At the same time, I’m very confident that I could still be working at my old research job if I had stayed there and the story would be roughly the same. The “child” of that project I worked on 10 years ago is still in existence, with some continuity in staffing (many people I worked with back then are still involved with the “child” project). I’d be making a little more income if I were still there, I think, but I would be traveling a lot and have a lot less time flexibility, and those benefits are worth the somewhat smaller income for me.

Another part of the reason that I chose to make the career switch that I made was the sense that I was directly helping far more people with The Simple Dollar than I was helping in my other position. While I could definitely see some real-world connections in the work of my previous career, I felt that much of the benefit of what I was doing was being filtered through corporate R&D departments and turned into products with negligible real-world benefit. I felt that the work I invested in answering a single reader mailbag question was more meaningful in terms of making the world a better place than an entire typical day of work at my previous job (even if the previous job was perhaps more intellectually demanding).

So, no, I haven’t “made my fortune” from writing about personal finance. Our family’s path to financial independence has been built on a long series of strong financial decisions, mostly oriented around our choice to consistently spend less than we earn. We have spent substantially less than we earn each year for the last 10 years, with our savings rate ranging from 20% to 50% in each of those years (with a higher savings rate coming after we paid off our house in full). We could do even better, as Sarah and I both see areas for potential improvement all the time. All of that would be true regardless of whether I’m writing about personal finance for a living or working in my old research job.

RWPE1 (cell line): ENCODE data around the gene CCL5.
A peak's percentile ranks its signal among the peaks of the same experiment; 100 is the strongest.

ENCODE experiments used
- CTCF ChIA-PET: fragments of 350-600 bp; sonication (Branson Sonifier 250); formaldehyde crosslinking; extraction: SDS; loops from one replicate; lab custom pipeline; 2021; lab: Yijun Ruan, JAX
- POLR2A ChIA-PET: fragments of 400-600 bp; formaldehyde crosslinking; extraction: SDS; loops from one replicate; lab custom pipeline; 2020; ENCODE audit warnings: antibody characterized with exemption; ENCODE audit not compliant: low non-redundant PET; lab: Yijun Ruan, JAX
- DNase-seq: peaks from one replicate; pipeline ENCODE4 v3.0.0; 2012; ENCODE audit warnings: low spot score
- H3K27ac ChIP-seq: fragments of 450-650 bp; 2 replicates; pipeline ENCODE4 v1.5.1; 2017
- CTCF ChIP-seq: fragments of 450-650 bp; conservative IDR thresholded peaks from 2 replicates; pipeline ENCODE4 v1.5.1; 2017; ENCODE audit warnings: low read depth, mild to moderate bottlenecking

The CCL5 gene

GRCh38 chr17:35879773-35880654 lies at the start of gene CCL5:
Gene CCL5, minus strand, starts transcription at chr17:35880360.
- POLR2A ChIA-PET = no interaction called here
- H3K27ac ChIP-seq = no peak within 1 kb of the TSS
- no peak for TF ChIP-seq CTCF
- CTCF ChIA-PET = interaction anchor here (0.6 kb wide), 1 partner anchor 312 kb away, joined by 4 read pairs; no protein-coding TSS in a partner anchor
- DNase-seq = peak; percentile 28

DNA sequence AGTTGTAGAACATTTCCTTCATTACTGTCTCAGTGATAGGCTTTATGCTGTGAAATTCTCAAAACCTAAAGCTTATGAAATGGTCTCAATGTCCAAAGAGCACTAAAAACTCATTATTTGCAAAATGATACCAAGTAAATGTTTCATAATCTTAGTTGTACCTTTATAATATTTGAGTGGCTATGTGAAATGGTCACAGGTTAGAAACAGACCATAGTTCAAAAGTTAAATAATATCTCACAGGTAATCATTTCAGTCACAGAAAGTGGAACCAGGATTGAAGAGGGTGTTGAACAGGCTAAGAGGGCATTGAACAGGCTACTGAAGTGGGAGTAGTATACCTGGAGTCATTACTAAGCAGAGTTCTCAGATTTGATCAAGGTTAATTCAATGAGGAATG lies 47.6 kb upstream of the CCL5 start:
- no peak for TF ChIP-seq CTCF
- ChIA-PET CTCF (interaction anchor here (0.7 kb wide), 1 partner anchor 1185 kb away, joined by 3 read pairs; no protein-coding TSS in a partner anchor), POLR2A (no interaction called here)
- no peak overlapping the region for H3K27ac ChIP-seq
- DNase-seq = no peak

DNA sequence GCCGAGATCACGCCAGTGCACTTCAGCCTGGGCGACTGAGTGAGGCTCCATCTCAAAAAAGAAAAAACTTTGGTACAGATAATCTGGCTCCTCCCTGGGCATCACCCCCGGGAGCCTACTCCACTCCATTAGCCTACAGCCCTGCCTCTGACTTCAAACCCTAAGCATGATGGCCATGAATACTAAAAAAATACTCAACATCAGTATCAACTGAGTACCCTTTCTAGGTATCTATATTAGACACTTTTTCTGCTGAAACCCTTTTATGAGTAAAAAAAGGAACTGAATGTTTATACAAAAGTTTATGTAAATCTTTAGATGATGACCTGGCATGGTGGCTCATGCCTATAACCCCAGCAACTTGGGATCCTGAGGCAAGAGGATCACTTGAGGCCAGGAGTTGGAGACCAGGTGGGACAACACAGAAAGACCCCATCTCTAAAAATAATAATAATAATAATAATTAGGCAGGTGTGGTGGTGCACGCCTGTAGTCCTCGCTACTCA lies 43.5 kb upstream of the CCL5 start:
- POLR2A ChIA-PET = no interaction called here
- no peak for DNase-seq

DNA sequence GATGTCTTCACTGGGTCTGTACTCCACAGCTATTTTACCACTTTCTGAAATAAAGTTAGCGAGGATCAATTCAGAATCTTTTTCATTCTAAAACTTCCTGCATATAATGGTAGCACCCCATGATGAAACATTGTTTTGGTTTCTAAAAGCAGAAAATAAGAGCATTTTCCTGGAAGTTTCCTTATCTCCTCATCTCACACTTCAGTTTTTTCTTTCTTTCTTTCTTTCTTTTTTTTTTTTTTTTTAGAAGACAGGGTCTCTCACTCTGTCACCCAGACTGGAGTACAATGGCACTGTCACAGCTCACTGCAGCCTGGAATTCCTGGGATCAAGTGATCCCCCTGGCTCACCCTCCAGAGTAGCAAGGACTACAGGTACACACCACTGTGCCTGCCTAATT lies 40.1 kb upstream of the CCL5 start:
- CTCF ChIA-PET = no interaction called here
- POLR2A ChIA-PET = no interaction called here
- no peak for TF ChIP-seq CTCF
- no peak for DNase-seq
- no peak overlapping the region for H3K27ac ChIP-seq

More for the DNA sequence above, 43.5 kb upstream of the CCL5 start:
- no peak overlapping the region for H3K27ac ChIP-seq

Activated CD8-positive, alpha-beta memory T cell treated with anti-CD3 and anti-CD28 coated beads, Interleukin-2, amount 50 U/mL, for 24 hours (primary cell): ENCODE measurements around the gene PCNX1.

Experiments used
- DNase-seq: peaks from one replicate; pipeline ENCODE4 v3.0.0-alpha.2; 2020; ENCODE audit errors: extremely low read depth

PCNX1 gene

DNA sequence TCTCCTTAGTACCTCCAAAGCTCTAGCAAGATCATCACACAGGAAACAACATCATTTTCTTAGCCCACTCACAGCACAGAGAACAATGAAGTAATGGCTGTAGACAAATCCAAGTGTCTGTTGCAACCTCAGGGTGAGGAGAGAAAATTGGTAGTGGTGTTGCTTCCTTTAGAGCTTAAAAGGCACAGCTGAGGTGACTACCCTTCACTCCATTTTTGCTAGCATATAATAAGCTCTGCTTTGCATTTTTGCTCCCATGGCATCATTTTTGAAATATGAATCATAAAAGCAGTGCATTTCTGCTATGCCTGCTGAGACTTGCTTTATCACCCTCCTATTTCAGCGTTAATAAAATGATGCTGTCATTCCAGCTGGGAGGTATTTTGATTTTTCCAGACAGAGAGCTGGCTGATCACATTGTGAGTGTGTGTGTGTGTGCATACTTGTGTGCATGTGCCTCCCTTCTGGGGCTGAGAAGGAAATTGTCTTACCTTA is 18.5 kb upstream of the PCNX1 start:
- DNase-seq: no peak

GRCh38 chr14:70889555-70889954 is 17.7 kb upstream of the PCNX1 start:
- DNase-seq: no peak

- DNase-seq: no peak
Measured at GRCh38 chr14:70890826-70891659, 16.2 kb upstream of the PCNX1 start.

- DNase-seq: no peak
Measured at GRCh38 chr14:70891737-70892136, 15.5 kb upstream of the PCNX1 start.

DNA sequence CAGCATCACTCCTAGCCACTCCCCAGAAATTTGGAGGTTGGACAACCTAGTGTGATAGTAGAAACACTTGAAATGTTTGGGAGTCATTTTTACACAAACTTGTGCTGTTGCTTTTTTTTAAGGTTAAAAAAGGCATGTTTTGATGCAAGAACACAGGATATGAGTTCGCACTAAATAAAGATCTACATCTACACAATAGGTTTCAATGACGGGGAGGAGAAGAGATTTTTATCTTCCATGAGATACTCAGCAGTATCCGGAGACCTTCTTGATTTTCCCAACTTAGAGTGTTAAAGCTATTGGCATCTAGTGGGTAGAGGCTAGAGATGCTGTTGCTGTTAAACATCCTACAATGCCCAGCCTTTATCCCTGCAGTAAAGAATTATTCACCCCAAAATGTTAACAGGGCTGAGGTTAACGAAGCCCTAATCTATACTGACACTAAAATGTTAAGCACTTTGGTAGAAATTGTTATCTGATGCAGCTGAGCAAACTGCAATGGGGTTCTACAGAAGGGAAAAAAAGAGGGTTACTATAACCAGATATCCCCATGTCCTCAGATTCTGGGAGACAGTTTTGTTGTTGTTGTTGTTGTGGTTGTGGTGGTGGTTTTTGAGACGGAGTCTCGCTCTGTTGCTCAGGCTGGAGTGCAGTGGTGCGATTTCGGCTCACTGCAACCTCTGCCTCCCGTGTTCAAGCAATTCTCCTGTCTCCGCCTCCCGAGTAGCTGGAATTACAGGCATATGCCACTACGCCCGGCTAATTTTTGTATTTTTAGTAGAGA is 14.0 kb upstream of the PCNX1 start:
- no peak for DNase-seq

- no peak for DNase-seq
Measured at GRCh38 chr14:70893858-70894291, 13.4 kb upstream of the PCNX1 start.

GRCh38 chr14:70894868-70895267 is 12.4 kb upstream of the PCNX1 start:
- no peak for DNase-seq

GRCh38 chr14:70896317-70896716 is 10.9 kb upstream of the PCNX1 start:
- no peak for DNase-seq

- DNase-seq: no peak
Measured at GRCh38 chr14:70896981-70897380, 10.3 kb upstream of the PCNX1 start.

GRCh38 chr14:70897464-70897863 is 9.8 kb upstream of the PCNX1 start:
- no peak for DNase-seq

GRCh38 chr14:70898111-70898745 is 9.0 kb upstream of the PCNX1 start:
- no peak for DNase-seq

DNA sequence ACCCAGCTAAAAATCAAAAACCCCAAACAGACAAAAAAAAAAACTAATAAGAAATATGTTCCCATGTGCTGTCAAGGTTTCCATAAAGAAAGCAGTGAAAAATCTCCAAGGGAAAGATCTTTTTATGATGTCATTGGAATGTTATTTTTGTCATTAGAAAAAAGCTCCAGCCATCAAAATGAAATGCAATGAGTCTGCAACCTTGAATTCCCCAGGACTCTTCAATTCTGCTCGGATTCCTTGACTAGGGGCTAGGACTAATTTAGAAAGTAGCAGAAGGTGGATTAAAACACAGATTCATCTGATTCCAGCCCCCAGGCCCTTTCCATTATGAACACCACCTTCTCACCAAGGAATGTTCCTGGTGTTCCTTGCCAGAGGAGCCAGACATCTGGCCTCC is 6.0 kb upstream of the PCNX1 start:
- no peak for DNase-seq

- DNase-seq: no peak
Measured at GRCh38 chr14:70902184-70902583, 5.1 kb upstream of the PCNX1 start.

I’ve had experience making a typical career into a successful one. I’ve had experience building a side gig and turning it into a small business that provided my full-time employment. I’ve had experience facing a mountain of debt and cutting it down to size. I have experience living a modern life with a savings rate that’s substantially higher than zero. And I write about those things in a way that’s hopefully useful to other people trying to figure out how to do those things themselves, not much different than a successful gardener making a YouTube video about her tomato growing secrets. That’s my story.

That’s not to say that there aren’t personal finance marketers out there who have only made a living by marketing personal finance content that they basically scraped from other sites. Unquestionably, there are people like that out there. It’s just not what I have ever done and not really something I’m interested in. I’ve written somewhere in the realm of nine million words in the last 10 years and I’ve given away almost all of it on various sites, mostly The Simple Dollar, and I’ve made money from that solely through ad support and linking to Amazon or to financial institutions. I’ve written a couple of books, too – The Simple Dollar and 365 Ways to Live Cheap. That pretty much sums it all up.

I’ll end on this note: Part of the reason I often use such a personal tone on The Simple Dollar – and why sometimes the advice doesn’t apply perfectly to everyone – is because I am intentionally writing about my own experiences (or those of very close friends) as much as possible. I feel very uncomfortable writing about things I have not personally done or that I haven’t witnessed people I’m close to doing in a very up close and personal way. I often use myself as an example of a principle, both positively and negatively, because I know from my own experience whether something works or doesn’t work, at least in my personal situation. I’m mostly interested in sharing what I know actually can work, and that mostly means things that have worked for me. I know that those things can be done or if there are potholes in those things because I’ve seen them or done them or fallen into those potholes myself.

Of course, by extension, that means I run parts of my life almost like some kind of a personal finance lab. I am much more open to trying frugal strategies or side gigs or other things simply because I write for The Simple Dollar. I’m always trying different things to see how they actually work so I can write about them in some meaningful fashion. If there’s anything I do that’s not what a “normal” person would do, it’s this; I’m constantly trying out new things, most of which other people won’t try. I make stuff like homemade laundry detergent and then I revisit the recipe later – the vast majority of you will never do it, but a few of you will, and many more of you will appreciate knowing that you can save money by doing so and might use the strategy in a financial pinch.

In the end, I’m just writing about the things that work for me and how they work for me and how ideas make sense to me, and if you find value in that, I’m glad and I hope you’ll stick around.